About This Festival
First launched in 2007, Treasure Island Music Festival (TIMF) has quickly become a local favorite---not just for fans, but for performers as well—marking the official end of summer-y outdoor events in the San Francisco Bay Area. The quirky setting—a former military base on a man-made island that anchors the eastern and western spans of the Bay Bridge—and stunning views make for an unparalleled and surprisingly intimate event.
Born & Raised in San Francisco
It’s all the brainchild of SF-based promoters Noise Pop (founders of the annual Noise Pop Festival that takes place in San Francisco in February and March) and Another Planet Entertainment (responsible for the excellent Outside Lands Festival held in Golden Gate Park each August). TIMF stands out due to its limited size (less than 30,000 people attend over two days) and its unique scheduling practices—there are only two main stages, and only one is in use at any time during the festival, solving the problem most festivals have when they pit two popular acts against each other with simultaneous performances. It’s a win-win for attendees. A third and much, much smaller stage hosts local acts including a tween busker, burlesque and cabaret performances, and one-man bands.
In its seven years, TIMF has featured power acts like LCD Soundsystem, Girl Talk, TV On The Radio, the wacky and uber-edgy Die Antwoord, Belle & Sebastian, The xx, Beck, Major Lazer, Atoms for Peace, and so many more. Smaller bands and DJs help fill out the bill.
Summer Camp Gone Bad
When you’re not watching one of the many performances, take time to stroll the grounds that typically serve as host for one of the Bay Area’s best weekend flea markets. During TIMF, look for Camp DIY put on by Workshop SF. They bill it as a summer camp gone bad, where you can join in on any number of (mostly) free activities (some crafts do cost, though). Here you can make your own hand-decorated cut-off jean shorts, a mylar superhero cape (they hold a runway walk-off where you can strut in your costume), emboss leather for a custom wallet, weave god’s eyes and dreamcatchers, plant a terrarium, screen print your clothes, make a flower crown, and partake in other various and sundry hands-on crafts.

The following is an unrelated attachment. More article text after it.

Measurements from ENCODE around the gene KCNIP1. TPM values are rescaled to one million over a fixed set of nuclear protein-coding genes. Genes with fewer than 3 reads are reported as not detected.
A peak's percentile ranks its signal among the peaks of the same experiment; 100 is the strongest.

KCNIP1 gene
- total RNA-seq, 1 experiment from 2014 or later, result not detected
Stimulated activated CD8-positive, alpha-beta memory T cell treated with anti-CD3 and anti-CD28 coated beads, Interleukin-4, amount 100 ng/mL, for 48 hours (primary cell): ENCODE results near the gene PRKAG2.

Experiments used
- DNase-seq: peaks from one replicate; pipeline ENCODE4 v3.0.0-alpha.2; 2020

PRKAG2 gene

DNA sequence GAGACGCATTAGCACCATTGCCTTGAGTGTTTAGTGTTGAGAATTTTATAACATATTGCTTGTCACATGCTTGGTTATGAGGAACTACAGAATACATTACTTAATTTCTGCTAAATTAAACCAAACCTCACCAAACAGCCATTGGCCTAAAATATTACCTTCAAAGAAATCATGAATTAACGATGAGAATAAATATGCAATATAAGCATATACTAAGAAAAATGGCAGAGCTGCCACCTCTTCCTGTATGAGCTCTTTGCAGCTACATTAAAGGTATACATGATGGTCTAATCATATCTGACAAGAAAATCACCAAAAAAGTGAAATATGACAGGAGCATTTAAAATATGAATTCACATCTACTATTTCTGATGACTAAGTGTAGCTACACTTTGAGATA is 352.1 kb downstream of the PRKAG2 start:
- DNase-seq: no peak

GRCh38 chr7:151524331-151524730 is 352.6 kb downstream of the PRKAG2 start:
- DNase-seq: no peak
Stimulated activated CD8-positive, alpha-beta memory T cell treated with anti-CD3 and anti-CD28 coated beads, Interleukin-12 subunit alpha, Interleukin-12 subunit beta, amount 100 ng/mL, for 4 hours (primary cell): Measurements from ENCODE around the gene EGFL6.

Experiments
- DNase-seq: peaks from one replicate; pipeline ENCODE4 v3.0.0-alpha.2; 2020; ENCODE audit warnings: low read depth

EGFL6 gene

Elsewhere on the grounds are giant Jenga games that tower over the participants (don’t let a brick crack your skull when it all comes tumbling down), yarn-bombing efforts (knit sweaters for the trees!), mural painting, interactive 3D video games, locally-made movies shown in a truck trailer, and face-painting.
But, two activities stand out above all others: The Silent Disco and riding the Ferris Wheel. Off in its own little space, a variety of DJs spin for the crowds, but to hear the music, you have to check out a pair of headphones. It may seem a bit silly and the participants frankly look wonderfully ridiculous dancing to music only they can hear, but it's a great time. The Ferris Wheel is set up for fantastic views of the SF’s cityscape, the bay, Alcatraz, and the Golden Gate Bridge. Pro tip: brave the lines after the sun sets to get a stunning view of artist Leo Villareal’s “Bay Lights” that dance along the entire western span of the Bay Bridge.
There is also plenty for sale, and we suggest bringing a sturdy poster tube to keep any purchases safe. You’ll find a bevy of local graphic artists selling prints of their work—most will keep your tube for you until the end of the day so you don’t have to haul it around.
And be sure to check out the food vendors, featuring some the Bay Area’s best hash slingers. We recommend a hardy portion of chicken and waffles from Little Skillet, a perfect sponge for those drinks you’ll most likely be consuming.